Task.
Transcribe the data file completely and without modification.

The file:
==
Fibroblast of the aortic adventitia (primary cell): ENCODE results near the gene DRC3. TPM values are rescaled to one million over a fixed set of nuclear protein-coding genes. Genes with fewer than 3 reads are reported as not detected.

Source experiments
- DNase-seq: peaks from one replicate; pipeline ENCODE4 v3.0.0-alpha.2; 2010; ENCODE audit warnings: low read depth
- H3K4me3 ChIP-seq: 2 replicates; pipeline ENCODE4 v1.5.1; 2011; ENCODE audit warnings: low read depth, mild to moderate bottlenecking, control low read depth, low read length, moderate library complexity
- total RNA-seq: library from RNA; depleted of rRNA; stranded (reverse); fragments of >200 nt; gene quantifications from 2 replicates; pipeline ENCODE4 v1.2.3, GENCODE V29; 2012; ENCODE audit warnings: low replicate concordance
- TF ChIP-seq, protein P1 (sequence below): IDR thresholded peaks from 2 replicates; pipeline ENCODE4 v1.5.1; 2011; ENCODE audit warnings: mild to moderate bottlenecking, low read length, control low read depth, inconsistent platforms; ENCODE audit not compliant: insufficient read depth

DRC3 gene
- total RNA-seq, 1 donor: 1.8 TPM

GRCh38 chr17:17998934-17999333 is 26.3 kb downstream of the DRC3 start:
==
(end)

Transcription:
Fibroblast of the aortic adventitia (primary cell): ENCODE results near the gene DRC3. TPM values are rescaled to one million over a fixed set of nuclear protein-coding genes. Genes with fewer than 3 reads are reported as not detected.

Source experiments
- DNase-seq: peaks from one replicate; pipeline ENCODE4 v3.0.0-alpha.2; 2010; ENCODE audit warnings: low read depth
- H3K4me3 ChIP-seq: 2 replicates; pipeline ENCODE4 v1.5.1; 2011; ENCODE audit warnings: low read depth, mild to moderate bottlenecking, control low read depth, low read length, moderate library complexity
- total RNA-seq: library from RNA; depleted of rRNA; stranded (reverse); fragments of >200 nt; gene quantifications from 2 replicates; pipeline ENCODE4 v1.2.3, GENCODE V29; 2012; ENCODE audit warnings: low replicate concordance
- TF ChIP-seq, protein P1 (sequence below): IDR thresholded peaks from 2 replicates; pipeline ENCODE4 v1.5.1; 2011; ENCODE audit warnings: mild to moderate bottlenecking, low read length, control low read depth, inconsistent platforms; ENCODE audit not compliant: insufficient read depth

DRC3 gene
- total RNA-seq, 1 donor: 1.8 TPM

GRCh38 chr17:17998934-17999333 is 26.3 kb downstream of the DRC3 start: